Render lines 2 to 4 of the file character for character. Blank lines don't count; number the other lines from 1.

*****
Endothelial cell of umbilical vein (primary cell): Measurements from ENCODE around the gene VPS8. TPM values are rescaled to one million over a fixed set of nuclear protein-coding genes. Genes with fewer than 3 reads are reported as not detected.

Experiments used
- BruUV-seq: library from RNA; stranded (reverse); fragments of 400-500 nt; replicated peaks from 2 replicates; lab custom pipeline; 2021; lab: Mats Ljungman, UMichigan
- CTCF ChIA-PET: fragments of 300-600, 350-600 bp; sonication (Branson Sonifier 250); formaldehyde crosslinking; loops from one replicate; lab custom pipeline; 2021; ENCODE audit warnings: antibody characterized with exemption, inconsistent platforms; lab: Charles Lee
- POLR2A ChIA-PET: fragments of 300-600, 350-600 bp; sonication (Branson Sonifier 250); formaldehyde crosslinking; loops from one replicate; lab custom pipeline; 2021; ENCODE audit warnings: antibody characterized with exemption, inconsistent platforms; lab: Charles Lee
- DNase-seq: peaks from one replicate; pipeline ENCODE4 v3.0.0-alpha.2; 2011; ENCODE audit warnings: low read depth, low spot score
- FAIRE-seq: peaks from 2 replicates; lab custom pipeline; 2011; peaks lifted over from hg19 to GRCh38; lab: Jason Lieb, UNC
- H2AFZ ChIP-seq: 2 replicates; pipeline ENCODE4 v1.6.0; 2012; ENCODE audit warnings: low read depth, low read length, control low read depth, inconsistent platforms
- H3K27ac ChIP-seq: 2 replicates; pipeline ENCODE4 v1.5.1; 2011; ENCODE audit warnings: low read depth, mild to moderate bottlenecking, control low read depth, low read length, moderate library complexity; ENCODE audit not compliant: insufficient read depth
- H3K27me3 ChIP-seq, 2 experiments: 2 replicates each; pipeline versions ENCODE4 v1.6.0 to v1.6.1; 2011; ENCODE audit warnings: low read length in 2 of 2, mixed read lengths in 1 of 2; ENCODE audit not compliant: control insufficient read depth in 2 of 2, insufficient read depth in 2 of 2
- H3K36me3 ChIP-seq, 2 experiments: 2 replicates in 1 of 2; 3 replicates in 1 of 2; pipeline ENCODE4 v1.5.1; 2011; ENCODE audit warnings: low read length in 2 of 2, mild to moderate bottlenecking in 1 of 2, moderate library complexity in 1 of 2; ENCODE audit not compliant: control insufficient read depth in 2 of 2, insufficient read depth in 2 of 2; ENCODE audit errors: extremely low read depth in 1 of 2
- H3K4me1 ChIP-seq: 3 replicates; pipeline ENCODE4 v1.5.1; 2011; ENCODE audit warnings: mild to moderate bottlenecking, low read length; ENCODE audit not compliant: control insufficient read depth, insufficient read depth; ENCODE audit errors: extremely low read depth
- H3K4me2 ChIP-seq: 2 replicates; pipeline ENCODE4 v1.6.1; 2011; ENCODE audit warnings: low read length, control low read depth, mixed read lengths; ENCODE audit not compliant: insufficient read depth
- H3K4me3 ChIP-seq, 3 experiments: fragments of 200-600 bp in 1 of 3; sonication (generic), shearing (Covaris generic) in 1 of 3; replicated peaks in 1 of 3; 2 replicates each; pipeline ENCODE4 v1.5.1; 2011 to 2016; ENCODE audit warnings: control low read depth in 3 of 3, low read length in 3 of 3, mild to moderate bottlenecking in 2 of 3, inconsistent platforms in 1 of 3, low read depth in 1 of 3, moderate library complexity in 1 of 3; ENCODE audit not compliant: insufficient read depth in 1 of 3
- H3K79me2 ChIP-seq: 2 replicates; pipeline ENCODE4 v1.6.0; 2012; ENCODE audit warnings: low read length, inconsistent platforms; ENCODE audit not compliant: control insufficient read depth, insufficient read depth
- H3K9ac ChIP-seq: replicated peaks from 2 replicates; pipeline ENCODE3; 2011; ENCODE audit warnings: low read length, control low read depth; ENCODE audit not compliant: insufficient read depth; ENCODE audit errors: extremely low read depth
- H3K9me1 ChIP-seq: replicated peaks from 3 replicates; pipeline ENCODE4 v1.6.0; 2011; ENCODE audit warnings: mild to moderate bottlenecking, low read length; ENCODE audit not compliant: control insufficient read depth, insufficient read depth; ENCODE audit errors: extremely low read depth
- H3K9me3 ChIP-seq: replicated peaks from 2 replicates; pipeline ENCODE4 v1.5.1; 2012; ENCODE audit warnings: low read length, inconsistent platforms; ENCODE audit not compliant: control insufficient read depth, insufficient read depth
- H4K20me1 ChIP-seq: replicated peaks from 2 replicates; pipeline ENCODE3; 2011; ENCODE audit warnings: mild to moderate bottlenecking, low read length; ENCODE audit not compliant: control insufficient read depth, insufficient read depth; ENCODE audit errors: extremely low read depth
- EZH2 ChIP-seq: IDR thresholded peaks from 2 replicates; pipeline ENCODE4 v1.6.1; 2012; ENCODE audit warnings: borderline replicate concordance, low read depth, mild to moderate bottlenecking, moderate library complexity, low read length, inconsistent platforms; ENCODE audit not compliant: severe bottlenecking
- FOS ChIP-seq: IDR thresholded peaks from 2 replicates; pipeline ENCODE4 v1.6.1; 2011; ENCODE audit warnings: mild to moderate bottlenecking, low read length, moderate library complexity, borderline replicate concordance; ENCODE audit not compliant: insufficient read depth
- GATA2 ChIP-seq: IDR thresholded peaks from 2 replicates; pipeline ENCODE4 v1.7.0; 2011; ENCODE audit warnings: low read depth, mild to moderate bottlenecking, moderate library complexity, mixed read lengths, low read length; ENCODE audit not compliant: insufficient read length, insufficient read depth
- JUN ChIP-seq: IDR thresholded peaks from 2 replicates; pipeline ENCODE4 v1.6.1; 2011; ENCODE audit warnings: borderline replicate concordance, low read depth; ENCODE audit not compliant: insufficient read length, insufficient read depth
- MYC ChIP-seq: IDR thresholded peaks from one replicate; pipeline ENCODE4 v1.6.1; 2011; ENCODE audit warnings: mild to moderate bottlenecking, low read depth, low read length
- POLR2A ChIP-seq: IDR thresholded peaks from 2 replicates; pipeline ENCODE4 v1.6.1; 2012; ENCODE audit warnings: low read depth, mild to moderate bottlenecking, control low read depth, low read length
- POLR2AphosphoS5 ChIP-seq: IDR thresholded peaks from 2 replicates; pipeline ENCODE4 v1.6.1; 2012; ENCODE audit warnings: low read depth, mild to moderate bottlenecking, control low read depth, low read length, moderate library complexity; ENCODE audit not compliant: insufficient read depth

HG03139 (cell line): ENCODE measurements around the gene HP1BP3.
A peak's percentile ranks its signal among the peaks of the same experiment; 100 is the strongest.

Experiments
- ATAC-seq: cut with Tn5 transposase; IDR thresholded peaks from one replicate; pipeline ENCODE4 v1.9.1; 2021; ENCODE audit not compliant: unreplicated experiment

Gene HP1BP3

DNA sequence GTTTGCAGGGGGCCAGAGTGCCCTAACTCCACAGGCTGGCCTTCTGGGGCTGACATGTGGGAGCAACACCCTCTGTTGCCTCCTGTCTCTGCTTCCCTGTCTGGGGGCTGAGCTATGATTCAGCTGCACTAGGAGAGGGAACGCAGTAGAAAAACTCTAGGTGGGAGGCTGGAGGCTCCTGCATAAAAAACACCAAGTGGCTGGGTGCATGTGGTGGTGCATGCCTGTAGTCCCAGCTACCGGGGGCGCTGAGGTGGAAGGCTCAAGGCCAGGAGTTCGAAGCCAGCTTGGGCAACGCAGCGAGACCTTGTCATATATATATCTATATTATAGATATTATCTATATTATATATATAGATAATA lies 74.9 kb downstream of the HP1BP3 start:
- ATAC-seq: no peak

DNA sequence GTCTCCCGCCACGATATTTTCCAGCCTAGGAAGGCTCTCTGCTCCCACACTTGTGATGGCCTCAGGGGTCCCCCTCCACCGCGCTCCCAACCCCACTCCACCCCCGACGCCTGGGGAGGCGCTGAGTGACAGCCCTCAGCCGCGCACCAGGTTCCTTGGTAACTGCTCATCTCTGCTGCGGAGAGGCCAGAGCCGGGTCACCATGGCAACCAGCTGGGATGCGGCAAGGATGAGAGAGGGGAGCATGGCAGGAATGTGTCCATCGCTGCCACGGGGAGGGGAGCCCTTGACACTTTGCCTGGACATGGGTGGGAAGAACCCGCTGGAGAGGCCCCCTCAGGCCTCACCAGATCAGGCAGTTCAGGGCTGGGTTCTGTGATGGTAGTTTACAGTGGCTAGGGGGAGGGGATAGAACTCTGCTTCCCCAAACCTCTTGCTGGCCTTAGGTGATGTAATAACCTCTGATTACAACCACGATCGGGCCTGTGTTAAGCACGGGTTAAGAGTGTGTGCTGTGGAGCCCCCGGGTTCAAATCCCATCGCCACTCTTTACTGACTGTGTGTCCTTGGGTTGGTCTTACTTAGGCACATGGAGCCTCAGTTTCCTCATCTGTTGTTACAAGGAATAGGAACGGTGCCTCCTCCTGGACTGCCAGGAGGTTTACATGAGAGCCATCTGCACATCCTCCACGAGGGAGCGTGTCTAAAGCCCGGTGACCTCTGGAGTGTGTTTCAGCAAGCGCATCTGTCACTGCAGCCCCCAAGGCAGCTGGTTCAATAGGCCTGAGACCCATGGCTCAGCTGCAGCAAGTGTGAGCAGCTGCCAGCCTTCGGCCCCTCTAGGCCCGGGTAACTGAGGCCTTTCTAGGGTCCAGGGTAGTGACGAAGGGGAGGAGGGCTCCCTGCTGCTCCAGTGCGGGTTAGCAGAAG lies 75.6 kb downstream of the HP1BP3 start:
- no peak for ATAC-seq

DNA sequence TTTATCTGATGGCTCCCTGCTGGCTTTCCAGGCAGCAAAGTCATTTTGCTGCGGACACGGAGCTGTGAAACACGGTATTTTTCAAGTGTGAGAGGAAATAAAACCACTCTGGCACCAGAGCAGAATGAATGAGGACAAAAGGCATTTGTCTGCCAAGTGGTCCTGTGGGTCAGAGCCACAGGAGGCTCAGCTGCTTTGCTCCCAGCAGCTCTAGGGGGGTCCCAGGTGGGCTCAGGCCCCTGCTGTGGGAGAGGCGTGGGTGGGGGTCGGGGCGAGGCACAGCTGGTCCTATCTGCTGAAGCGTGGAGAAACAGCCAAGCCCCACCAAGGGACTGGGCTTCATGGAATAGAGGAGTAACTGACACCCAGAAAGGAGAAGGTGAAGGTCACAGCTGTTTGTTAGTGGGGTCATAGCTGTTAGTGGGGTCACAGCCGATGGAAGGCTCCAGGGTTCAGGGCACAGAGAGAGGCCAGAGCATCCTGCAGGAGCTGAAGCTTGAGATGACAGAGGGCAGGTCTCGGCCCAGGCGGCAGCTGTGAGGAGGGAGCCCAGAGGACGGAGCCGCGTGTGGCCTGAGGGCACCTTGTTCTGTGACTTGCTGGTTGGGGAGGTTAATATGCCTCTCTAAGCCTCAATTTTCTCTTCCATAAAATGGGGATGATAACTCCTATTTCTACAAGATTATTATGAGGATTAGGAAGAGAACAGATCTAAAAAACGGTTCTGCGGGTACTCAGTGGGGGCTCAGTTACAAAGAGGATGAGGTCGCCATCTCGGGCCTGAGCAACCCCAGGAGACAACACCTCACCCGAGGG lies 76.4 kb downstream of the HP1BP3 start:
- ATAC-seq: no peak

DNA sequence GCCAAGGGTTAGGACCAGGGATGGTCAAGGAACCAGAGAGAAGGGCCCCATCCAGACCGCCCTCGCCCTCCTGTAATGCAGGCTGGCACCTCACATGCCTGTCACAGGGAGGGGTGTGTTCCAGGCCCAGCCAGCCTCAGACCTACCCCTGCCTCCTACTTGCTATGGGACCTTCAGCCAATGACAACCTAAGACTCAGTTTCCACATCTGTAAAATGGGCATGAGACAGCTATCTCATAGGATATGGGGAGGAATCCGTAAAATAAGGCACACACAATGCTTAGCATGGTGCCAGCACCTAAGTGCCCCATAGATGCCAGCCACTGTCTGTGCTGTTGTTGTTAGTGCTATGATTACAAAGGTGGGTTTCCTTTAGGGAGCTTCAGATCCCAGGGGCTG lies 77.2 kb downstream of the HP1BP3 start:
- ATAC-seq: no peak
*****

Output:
Experiments used
- BruUV-seq: library from RNA; stranded (reverse); fragments of 400-500 nt; replicated peaks from 2 replicates; lab custom pipeline; 2021; lab: Mats Ljungman, UMichigan
- CTCF ChIA-PET: fragments of 300-600, 350-600 bp; sonication (Branson Sonifier 250); formaldehyde crosslinking; loops from one replicate; lab custom pipeline; 2021; ENCODE audit warnings: antibody characterized with exemption, inconsistent platforms; lab: Charles Lee